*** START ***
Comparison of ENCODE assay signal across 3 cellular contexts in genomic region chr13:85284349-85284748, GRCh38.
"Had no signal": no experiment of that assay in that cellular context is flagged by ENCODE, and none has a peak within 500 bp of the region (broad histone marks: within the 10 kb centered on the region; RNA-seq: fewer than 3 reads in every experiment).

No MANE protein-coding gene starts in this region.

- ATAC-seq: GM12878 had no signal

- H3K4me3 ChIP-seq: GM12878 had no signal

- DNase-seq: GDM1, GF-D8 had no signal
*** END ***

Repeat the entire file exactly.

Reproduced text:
Comparison of ENCODE assay signal across 3 cellular contexts in genomic region chr13:85284349-85284748, GRCh38.
"Had no signal": no experiment of that assay in that cellular context is flagged by ENCODE, and none has a peak within 500 bp of the region (broad histone marks: within the 10 kb centered on the region; RNA-seq: fewer than 3 reads in every experiment).

No MANE protein-coding gene starts in this region.

- ATAC-seq: GM12878 had no signal

- H3K4me3 ChIP-seq: GM12878 had no signal

- DNase-seq: GDM1, GF-D8 had no signal